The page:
by Sonja Stone
LOCATION, COMPANION, OR ATTITUDE?
|The Four Seasons, Bora Bora|
I’ve written before about my favorite vacations—a week at Miraval Resort, a full-service spa tucked in the foothills of the Catalina Mountains in Tucson, Arizona. Survival courses conducted by sandal-wearing field guides in the Grand Escalante Staircase. The sun-kissed Mediterranean cruise I took with my mother. These vacations, extraordinary and meaningful, aren’t typical getaways. Not for me, anyway.
I live in the Sonoran Desert, and our summers are brutal. It’s God-awful hot all the time. You wake at four in the morning to go on a run and it’s already ninety degrees. It’s a good time to travel, and for whatever reason, I always seem to head east.
I’ve just returned from a long weekend in Minnesota. I traveled with my boyfriend and his daughter to a family wedding. It was my first time in Minnesota, and the climate surprised me. The air along the Mississippi River, humid and thick with cottonwood dander, reminded me of my college days. Washington College, located in Chestertown, Maryland, is nestled along the Chesapeake Bay, where the air smells briny, fishy, full of life and possibility.
Over the course of the weekend we hiked several times, through tall fields and hardwood forests, alongside meadows and rivers. The leaves on the maple trees were as big as both my hands. The oaks and aspens felt like old friends. I’d forgotten how green summers can be. Pink peony bushes in full bloom, hostas lining front walks, irises flowering in the local parks.
|What’s a vacation without a walk in the woods?|
I don’t allow myself a lot of down-time, so a favorite part of vacation is reading something just for fun. A hot, humid summer day begs for a book. This past weekend, I reread THE HELP, by Kathryn Stockett. I was so engrossed in the novel that I kept thinking I was in Mississippi, not Minnesota; Jackson, 1962, on a cotton plantation with mossy oak trees and waves of heat shimmering off the fields. Or standing with Minny in the farmhouse kitchen, frying up pork chops in a sizzling cast-iron pan.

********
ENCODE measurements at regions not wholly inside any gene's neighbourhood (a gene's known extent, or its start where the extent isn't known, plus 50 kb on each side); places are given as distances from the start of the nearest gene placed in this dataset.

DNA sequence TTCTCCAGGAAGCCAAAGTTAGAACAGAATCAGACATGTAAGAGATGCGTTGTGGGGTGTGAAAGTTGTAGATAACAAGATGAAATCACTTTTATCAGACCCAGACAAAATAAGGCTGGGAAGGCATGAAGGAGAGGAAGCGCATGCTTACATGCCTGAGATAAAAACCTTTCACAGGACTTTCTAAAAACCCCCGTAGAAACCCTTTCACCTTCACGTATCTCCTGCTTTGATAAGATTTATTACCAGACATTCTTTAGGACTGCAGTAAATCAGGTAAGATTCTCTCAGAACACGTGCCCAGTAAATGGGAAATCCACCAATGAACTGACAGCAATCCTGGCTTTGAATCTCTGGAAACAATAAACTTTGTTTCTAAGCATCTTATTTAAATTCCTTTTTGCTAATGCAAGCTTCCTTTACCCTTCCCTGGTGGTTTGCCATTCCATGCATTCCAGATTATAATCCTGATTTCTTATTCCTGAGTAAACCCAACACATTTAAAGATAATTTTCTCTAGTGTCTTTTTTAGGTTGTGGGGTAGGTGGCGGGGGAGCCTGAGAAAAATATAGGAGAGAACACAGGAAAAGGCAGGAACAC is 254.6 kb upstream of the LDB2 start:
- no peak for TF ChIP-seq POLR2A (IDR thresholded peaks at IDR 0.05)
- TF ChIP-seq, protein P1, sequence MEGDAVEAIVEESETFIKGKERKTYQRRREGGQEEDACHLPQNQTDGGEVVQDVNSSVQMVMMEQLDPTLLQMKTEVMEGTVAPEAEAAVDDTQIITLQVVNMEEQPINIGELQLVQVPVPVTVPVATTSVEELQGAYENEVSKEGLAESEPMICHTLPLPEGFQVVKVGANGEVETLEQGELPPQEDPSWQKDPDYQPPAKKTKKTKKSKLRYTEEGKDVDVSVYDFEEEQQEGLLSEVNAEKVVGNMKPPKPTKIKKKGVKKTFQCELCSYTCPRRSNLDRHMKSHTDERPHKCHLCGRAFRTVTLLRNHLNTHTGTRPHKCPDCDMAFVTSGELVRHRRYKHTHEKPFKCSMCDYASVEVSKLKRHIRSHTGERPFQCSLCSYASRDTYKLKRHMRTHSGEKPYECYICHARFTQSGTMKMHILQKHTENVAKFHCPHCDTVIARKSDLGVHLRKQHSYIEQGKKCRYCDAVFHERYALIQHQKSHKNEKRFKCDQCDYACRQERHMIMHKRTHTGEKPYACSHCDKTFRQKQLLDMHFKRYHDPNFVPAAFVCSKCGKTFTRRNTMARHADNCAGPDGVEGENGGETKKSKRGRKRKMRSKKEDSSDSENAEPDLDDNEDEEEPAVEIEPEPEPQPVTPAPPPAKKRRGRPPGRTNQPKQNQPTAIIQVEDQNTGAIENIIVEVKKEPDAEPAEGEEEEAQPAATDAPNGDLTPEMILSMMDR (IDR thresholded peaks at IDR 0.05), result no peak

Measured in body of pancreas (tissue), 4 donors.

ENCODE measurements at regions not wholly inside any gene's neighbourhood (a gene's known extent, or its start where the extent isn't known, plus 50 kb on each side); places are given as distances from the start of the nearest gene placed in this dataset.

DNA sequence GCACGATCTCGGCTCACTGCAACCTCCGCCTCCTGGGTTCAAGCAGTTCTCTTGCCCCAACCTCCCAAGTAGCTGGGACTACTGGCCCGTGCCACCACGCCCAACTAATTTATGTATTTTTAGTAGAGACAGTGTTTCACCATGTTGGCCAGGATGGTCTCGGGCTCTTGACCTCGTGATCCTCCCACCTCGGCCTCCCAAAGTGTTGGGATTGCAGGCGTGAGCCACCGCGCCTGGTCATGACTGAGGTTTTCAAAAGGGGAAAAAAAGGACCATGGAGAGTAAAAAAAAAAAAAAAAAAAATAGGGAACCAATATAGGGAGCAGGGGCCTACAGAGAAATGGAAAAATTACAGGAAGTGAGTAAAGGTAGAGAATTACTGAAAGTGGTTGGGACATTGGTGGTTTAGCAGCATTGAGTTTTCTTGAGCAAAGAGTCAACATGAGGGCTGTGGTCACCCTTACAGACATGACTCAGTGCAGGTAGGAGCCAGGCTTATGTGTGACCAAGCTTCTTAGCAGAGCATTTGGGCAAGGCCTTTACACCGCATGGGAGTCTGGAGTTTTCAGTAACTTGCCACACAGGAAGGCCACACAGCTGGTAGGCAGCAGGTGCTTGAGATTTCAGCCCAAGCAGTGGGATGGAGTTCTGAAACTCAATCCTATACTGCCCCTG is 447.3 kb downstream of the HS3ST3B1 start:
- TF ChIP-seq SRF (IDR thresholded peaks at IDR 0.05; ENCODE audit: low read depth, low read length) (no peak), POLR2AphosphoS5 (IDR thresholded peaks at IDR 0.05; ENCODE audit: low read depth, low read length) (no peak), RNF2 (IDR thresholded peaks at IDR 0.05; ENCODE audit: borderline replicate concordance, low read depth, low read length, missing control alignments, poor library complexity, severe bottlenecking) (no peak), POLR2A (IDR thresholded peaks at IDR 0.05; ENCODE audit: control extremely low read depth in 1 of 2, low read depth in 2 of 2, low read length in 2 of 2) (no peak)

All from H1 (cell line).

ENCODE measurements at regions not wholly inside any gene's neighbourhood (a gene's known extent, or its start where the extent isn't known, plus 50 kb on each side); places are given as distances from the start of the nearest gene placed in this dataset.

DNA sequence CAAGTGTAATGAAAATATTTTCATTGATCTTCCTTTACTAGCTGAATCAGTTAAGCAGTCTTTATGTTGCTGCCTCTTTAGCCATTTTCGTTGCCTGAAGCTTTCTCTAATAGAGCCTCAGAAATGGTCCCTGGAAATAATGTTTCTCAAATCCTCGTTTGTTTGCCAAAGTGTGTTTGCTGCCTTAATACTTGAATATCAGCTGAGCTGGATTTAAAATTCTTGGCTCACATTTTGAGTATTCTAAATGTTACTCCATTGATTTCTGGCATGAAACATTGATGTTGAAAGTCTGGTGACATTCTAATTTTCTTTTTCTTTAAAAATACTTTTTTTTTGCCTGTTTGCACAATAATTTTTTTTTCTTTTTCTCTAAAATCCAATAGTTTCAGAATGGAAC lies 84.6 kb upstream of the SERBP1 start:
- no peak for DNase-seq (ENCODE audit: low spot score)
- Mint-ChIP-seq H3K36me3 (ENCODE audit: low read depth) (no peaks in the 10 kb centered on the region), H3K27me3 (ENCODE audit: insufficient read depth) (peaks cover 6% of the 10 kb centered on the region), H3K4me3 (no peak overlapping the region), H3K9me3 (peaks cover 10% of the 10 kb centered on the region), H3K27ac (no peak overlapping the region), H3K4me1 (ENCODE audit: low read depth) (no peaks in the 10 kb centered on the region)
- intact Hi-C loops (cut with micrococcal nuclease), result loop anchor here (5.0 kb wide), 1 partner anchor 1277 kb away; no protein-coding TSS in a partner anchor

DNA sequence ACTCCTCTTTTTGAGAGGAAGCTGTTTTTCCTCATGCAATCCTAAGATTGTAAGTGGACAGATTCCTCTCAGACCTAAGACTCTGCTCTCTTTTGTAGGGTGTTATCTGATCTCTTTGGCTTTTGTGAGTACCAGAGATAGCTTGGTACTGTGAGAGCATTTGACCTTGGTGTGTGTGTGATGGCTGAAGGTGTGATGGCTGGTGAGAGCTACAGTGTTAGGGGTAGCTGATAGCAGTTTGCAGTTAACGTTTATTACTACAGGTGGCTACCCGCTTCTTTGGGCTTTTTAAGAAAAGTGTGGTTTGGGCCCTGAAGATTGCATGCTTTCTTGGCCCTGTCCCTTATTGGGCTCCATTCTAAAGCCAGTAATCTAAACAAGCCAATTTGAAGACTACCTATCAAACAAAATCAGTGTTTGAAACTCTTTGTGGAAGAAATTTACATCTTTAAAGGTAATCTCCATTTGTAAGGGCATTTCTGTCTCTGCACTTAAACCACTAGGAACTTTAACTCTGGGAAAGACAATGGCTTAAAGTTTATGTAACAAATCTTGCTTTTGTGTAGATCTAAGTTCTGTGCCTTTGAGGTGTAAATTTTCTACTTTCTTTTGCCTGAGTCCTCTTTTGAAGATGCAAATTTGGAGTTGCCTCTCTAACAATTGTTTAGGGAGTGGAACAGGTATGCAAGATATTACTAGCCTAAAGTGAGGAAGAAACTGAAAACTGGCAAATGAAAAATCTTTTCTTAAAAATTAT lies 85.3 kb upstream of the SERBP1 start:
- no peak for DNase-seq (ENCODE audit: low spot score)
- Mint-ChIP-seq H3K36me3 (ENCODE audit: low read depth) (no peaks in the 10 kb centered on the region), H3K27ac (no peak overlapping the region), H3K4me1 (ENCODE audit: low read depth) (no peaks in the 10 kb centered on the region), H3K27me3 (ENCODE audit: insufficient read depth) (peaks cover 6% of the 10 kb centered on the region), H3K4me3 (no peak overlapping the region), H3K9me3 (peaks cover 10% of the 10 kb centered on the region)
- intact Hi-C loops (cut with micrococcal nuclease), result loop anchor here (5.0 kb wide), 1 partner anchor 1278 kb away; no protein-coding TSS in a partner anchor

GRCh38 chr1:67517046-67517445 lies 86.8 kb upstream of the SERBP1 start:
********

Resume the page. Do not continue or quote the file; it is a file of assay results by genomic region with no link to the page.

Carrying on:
As a writer, the aspect of the craft I most struggle with is description and setting. I’ve always been told I’m good at dialogue, but when it comes to sketching a sense of place, I fall short—horrifically, dreadfully, consistently. I’m like that in real life, too. I rarely notice my surroundings, the vistas, the sweeping views. I notice the minutiae: the crack in the restaurant table that’s caked with grease and dust, the tiny albino spider crawling inside the jagged white crevices that make up Death Valley, the honeybee whose legs are heavy with yellow pollen. I also notice people: body language, posture, nonverbal communication, aberrations. I think this is why I’m so drawn to espionage as a genre. Words laced with supposition and innuendo; truth portrayed as relative rather than absolute; motives determining the difference between the good guys and the bad guys. People interest me.
Ironically, my dream vacation involves no people. I’m picturing a tiny hut with a glass-bottom floor built over a turquoise sea somewhere in the South Pacific. There’s a constant breeze, an endless supply of mangoes, no bugs, and a few quiet guests.
|Manhattan, July 9, 2016|
On the other hand, last July I attended ThrillerFest in Manhattan. I thought I would hate New York—the crowds, the noise, the constant stimulation—but I absolutely loved it. Of course, any vacation that involves learning totally turns me on, and ThrillerFest provides amazing classes. I attended lectures by D.P. Lyle, MD, Meg Gardiner, Gayle Lynds, Steve Berry, David Morrell, and Walter Mosley, just to name a few. I’m saddened that I won’t be joining my blog sisters at this year’s ThrillerFest.
Come to think of it, my boyfriend accompanied me on that trip, too. He has an adventurous spirit, which is a lovely contrast to my excessively cautious one. He’s an extrovert, and so strikes up conversations with strangers all the time. I find this taxing, but he’s also really good about not taking it personally when I need to slip away for a few hours to recharge (in this case, with Kathryn Stockett and her imaginary friends). He’s spontaneous, but knows that I’m not, so he thoughtfully schedules our spontaneity. I receive ample warning that in three hours we will be venturing out into the world; I have time to prepare snacks and bottles of water. Last year, he presented me with one of the most thoughtful gifts I’ve ever received: a shoe box filled with packets of nuts and jerky, tissues, water bottles, and hand sanitizer. He keeps it in his truck, so if our adventuring takes us too far from home, I always have emergency rations.
I can honestly say that if I make it to the hut in Bora Bora, I hope he’s by my side. With snacks.
So what do you think—what makes the vacation? The location, the traveling companion? Or are those things irrelevant—is it all about a positive attitude?
Photo credits: http://www.fourseasons.com/borabora/